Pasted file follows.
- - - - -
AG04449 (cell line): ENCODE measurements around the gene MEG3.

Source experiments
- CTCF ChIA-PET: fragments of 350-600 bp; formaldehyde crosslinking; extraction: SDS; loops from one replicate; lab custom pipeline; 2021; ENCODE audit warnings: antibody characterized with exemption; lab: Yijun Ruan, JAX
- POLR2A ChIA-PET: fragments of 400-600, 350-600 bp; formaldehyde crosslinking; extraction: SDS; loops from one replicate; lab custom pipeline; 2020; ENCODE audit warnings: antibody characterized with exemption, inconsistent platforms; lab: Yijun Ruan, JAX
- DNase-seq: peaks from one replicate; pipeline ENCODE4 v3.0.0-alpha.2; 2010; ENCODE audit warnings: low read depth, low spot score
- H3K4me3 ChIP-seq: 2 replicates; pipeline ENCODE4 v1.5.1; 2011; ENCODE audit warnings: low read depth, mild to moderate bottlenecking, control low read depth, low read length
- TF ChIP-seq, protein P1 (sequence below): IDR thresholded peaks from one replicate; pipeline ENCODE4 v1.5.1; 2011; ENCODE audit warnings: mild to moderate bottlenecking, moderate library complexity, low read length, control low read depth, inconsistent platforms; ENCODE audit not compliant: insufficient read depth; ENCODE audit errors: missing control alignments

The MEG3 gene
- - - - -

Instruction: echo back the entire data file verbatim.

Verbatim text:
AG04449 (cell line): ENCODE measurements around the gene MEG3.

Source experiments
- CTCF ChIA-PET: fragments of 350-600 bp; formaldehyde crosslinking; extraction: SDS; loops from one replicate; lab custom pipeline; 2021; ENCODE audit warnings: antibody characterized with exemption; lab: Yijun Ruan, JAX
- POLR2A ChIA-PET: fragments of 400-600, 350-600 bp; formaldehyde crosslinking; extraction: SDS; loops from one replicate; lab custom pipeline; 2020; ENCODE audit warnings: antibody characterized with exemption, inconsistent platforms; lab: Yijun Ruan, JAX
- DNase-seq: peaks from one replicate; pipeline ENCODE4 v3.0.0-alpha.2; 2010; ENCODE audit warnings: low read depth, low spot score
- H3K4me3 ChIP-seq: 2 replicates; pipeline ENCODE4 v1.5.1; 2011; ENCODE audit warnings: low read depth, mild to moderate bottlenecking, control low read depth, low read length
- TF ChIP-seq, protein P1 (sequence below): IDR thresholded peaks from one replicate; pipeline ENCODE4 v1.5.1; 2011; ENCODE audit warnings: mild to moderate bottlenecking, moderate library complexity, low read length, control low read depth, inconsistent platforms; ENCODE audit not compliant: insufficient read depth; ENCODE audit errors: missing control alignments

The MEG3 gene